In this video, pre-stimulated antigen presenting cells (APCs, namely dendritic cells and macrophages, obtained after isolation and in vitro differentiation of bone marrow cells from C57BL/6 mice, pre-stimulation of the APCs has been done with IFN-gamma and LPS) are cultured with freshly isolated “naïve T cells” from the spleen of OT-I mice and observed at a frequency of 1 image every 10 sec for 16 hours.*

*All primary cells were freshly isolated from mice (C57BL/6 background). Naïve t-cells were also obtained from OT-I mice.

[1] Andersen, M. H. (2018). The Balance Players of the Adaptive Immune System, (15), 1–5. https://doi.org/10.1158/0008-5472.CAN-17-3607

[2] Kaplan, M. J., Ray, D., Mo, R., Raymond, L., Richardson, B. C., & Richardson, B. C. (2018). TRAIL (Apo2 Ligand) and TWEAK (Apo3 Ligand) Mediate CD4 + T Cell Killing of Antigen-Presenting Macrophages. https://doi.org/10.4049/jimmunol.164.6.2897


Vesicle Transport

Vesicle transport is an active and thus energy consuming process that the cell uses in order to capture or release macromolecules into or out of the cell.

While exocytosis helps release content like proteins, waste products or toxins to the outside of the cell via vesicles that are formed in the Golgi apparatus and then fused with the plasma membrane, endocytosis aims to capture substances by enclosing them in vesicles resulting from cell membrane folding.


Depending on the content to engulf, endocytosis can be divided in phagocytosis, receptor-mediated endocytosis, and pinocytosis.

As we showed in our Macrophages – the big eater’s post, phagocytosis is a crucial process in macrophages, as it allows them to get rid of microbes, thus playing a role in cell immunity. This cell eating of solid material results in the formation of phagosomes, which are vesicles coming from the evagination of the cell membrane that will fuse with lysosomes carrying the enzymes required to break the engulfed substances.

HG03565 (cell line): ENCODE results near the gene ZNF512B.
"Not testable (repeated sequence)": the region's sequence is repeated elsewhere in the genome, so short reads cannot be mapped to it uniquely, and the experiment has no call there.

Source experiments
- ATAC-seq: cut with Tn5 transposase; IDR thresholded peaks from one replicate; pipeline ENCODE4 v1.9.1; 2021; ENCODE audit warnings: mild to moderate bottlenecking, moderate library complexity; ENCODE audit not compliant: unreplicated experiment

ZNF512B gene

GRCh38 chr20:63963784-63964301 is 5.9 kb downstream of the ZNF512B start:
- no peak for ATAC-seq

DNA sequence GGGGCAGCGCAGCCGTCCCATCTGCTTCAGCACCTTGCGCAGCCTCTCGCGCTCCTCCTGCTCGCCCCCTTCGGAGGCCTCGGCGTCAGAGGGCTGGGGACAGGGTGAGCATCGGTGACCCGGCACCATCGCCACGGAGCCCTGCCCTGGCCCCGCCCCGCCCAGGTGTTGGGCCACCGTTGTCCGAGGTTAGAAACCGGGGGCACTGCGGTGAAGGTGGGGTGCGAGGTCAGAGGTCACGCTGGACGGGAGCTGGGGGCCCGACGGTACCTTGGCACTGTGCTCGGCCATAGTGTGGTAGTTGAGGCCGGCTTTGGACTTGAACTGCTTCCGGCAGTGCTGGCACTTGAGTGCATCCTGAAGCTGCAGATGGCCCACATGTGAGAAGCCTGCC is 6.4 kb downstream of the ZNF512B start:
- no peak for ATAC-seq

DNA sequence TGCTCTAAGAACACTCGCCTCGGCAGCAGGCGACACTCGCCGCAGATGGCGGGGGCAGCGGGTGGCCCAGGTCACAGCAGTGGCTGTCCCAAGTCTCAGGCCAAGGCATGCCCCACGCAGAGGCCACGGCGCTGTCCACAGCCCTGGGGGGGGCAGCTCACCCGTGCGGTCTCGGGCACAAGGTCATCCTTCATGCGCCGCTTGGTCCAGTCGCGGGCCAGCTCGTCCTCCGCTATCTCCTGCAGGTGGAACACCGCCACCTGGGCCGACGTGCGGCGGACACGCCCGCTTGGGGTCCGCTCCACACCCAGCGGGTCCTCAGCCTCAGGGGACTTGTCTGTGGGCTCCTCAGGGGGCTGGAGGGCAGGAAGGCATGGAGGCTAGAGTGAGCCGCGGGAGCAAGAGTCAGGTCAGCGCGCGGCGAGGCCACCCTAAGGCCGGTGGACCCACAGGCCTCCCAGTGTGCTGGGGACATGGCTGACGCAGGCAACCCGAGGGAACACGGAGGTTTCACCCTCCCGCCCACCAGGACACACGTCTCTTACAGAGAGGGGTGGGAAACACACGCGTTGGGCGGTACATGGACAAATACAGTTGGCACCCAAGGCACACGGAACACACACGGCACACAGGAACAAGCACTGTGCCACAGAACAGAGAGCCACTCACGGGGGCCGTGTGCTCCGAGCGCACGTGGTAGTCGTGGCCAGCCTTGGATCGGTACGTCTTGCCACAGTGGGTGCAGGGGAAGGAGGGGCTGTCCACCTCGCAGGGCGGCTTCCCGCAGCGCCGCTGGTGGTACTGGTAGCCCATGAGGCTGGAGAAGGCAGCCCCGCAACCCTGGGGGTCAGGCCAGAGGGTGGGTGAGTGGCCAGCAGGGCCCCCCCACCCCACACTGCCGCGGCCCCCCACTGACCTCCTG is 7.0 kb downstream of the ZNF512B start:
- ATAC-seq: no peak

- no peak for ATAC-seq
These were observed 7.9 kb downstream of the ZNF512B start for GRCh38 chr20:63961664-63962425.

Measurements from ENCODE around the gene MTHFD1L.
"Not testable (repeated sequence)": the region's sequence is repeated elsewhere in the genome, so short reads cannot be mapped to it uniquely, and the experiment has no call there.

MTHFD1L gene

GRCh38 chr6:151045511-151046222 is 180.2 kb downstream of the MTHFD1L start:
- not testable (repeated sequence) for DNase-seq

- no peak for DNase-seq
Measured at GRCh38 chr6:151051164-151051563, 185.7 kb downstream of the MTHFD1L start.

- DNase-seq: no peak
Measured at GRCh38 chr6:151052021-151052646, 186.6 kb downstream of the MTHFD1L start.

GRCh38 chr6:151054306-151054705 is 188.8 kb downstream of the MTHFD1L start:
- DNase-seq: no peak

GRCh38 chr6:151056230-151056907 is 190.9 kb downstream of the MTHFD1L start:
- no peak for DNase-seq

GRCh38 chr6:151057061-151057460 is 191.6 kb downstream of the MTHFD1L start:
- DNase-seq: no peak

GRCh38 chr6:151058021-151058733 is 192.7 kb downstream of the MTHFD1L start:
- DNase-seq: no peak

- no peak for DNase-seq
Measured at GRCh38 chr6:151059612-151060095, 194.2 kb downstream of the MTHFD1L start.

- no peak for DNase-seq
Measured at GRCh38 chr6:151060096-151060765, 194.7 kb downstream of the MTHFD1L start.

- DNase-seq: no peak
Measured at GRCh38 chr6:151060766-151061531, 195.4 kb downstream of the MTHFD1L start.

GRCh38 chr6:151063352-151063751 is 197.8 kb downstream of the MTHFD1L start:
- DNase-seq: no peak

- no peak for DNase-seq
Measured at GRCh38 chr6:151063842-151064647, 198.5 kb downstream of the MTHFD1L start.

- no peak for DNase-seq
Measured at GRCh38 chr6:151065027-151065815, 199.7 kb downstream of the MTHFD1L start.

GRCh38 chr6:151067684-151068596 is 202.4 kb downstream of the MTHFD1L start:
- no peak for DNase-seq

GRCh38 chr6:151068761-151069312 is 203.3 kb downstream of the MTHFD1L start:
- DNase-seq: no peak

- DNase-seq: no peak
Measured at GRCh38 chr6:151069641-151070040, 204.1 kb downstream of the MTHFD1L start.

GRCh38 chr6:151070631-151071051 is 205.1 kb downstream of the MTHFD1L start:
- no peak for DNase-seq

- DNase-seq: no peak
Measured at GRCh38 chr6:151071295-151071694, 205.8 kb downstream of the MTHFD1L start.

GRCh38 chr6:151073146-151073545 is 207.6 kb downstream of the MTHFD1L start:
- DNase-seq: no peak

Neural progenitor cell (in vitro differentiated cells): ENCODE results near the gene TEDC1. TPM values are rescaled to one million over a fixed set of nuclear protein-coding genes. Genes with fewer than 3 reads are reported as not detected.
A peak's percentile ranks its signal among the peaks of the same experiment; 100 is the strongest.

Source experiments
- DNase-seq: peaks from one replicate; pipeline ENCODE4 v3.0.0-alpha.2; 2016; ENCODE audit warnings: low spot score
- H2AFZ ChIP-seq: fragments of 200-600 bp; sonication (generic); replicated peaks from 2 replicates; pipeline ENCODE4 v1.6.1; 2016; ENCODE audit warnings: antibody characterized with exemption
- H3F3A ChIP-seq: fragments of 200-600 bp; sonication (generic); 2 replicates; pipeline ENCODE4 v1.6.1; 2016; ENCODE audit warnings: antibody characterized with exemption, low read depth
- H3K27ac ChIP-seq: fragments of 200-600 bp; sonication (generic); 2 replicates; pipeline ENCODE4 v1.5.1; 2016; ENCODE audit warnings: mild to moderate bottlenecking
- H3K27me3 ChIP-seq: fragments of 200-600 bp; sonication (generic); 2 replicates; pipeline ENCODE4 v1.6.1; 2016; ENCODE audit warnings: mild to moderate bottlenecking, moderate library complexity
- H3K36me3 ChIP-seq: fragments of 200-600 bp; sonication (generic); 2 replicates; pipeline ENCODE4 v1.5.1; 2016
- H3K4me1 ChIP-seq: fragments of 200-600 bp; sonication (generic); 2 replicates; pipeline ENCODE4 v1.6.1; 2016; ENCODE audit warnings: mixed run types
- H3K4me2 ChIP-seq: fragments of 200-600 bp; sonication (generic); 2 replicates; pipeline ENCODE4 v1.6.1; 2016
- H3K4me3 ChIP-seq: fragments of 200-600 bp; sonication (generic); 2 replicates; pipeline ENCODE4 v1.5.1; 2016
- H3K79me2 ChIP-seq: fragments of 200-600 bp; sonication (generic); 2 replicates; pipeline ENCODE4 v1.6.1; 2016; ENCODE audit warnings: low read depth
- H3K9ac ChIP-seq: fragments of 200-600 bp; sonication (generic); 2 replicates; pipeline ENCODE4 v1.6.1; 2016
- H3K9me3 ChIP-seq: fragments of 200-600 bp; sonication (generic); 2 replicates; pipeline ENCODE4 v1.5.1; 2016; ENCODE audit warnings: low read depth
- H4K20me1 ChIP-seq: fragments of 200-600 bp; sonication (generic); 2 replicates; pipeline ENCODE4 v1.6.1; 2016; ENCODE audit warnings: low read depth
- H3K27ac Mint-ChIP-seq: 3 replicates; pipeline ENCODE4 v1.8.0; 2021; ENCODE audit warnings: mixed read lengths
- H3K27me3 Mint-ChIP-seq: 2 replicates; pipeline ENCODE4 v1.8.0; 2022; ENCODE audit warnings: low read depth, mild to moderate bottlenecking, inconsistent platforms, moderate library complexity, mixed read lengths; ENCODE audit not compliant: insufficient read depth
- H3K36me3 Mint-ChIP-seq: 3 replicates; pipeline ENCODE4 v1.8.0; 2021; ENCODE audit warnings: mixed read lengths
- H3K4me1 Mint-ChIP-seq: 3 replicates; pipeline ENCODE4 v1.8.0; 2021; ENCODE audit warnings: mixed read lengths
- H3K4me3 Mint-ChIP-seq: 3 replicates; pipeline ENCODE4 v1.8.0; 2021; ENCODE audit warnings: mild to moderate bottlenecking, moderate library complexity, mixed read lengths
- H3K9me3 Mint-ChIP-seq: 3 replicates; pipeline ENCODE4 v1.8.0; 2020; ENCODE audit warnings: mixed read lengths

When instead of solid particles it is liquid material encapsulated and internalized by the cell we can differentiate between receptor-mediated endocytosis and pinocytosis… but what is the difference between them? While receptor-mediated endocytosis has specificity in the captured substances, pinocytosis is a non-specific cell drinking.


Hence, pinocytosis is the process where fluid matter coming from the outside of the cell is obtained via invaginations of the cell membrane. Its biological meaning is mainly to absorb extracellular fluids (ECF) containing solutes like sugars or proteins, once triggered by the presence of certain substances outside the cell (amino acids or certain ions) but it is also involved in cell immunity.

Two types of pinocytosis can be characterized. Micropinocytosis is observed in cells such as the microvilli of the digestive tract and involves the intake of small vesicles. Vesicles 5 to 50 times bigger than those formed during pinocytosis are seen in macropinocytosis, usually as a result of immune system response in areas where pathogens and antigens are found. A greater deformation of the membrane is needed in order to lead to the formation of big vesicles. As observed in the video, the membrane extends forming arm-like claws that reconnect resulting in a macropinosome. Once at the cytoplasm, the macropinosome fuses with a lysosome.